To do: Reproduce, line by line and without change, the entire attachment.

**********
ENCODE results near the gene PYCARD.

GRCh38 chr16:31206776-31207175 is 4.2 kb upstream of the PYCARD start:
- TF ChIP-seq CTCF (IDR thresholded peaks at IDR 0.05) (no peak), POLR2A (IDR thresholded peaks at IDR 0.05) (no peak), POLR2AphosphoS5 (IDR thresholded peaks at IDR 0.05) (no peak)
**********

ENCODE results near the gene PYCARD.

GRCh38 chr16:31206776-31207175 is 4.2 kb upstream of the PYCARD start:
- TF ChIP-seq CTCF (IDR thresholded peaks at IDR 0.05) (no peak), POLR2A (IDR thresholded peaks at IDR 0.05) (no peak), POLR2AphosphoS5 (IDR thresholded peaks at IDR 0.05) (no peak)